15:02 GMT04 August 2020
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    Discerning the intentions of those that stole the stock is a difficult task right now. Two guesses are that either the thieves share a very serious drinking habit, or they intend on throwing one hell of a party.

    A lorry full of whiskey and gin exceeding a total of £100,000 has been stolen from a farm in Scotland, according to the Scotsman Newspaper.

    Police said that the lorry's entire trailer was disconnected and taken from Southbar Farm in the village of Inchinnan on the afternoon of Sunday, December 16.

    Despite the crime's apparent opportunism, it is in fact not the first of its kind, nor in Scotland. A similar amount of alcohol was taken from Linwood in south central Scotland, just last week, but police are reportedly not treating the two incidents as connected.

    "Enquiries are at an early stage into this high-value theft," said Detective Inspector Ross MacDonald on the most recent of the two thefts.

    "Initial enquiries have revealed that two white trucks were seen in the area around the time of the theft and we are currently carrying out enquiries to establish if there were involved in this incident. At this time I would urge anyone who was in the area early on Sunday morning who either witnessed anything suspicious, or who has any information that may assist our investigation to contact Paisley Police Office through 101 quoting reference number 1553 of 16 December," he added in a public statement.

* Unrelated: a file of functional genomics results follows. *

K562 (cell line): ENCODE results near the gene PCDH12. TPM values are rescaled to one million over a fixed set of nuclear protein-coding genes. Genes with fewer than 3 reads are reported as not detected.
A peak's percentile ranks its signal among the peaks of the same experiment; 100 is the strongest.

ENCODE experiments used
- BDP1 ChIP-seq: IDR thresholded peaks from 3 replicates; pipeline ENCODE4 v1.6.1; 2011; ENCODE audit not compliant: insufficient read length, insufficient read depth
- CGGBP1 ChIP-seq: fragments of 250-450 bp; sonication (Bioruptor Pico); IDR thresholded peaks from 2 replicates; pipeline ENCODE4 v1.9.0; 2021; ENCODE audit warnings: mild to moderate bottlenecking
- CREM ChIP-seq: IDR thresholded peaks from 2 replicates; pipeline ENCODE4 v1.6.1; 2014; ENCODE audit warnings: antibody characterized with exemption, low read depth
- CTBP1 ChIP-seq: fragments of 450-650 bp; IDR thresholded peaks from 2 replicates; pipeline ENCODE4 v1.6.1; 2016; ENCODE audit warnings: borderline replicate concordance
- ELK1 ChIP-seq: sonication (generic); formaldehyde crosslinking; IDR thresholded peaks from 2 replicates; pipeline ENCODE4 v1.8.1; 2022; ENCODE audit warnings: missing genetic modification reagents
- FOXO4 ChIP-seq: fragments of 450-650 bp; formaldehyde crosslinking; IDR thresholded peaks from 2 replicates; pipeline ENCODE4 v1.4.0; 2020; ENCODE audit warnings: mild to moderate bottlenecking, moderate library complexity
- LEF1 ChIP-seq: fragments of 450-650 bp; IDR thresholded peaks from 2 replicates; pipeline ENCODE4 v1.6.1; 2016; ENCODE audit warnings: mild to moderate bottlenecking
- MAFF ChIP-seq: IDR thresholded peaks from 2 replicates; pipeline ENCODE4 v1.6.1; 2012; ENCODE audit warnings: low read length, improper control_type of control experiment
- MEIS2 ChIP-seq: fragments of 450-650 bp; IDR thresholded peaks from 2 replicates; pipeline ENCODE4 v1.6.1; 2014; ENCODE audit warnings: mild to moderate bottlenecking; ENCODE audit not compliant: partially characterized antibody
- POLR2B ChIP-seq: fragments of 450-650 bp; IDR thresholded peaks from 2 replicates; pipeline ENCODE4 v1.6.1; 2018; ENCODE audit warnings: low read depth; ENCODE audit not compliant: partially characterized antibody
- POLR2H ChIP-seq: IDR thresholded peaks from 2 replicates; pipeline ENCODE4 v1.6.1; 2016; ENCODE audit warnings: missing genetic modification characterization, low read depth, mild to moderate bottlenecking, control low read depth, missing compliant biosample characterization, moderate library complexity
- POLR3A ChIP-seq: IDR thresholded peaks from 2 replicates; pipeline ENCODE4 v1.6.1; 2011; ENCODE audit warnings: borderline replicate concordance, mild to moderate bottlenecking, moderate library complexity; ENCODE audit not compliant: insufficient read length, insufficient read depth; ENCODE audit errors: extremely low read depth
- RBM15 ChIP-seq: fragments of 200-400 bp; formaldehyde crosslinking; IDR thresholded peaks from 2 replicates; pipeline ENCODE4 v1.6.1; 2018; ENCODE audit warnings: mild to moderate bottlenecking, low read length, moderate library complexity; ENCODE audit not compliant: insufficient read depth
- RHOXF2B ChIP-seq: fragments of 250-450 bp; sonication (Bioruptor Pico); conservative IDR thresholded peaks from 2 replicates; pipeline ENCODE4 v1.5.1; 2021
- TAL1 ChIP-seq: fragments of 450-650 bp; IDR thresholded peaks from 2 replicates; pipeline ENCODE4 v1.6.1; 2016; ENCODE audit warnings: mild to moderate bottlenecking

READ MORE: Drinking Kills: Major New Study Slams ‘Moderate’ Drinker Health Theory — Scholar

    The series of alcohol thefts in Scotland are in fact not unprecedented on a global scale. In 2012, a small clandestine network of 18 airport security guards and truck drivers were arrested in New York for stealing approximately 100,000 miniature liquor bottles that sell for anything between $2-$7 per bottle during flights. 

    Criminal charges were filed by the Queens District Attorney against the group.     

    READ MORE: Sport Nutrition Consultant Explains New Study on Alcohol Consumption

    Alcohol, whiskey, United Kingdom, Scotland
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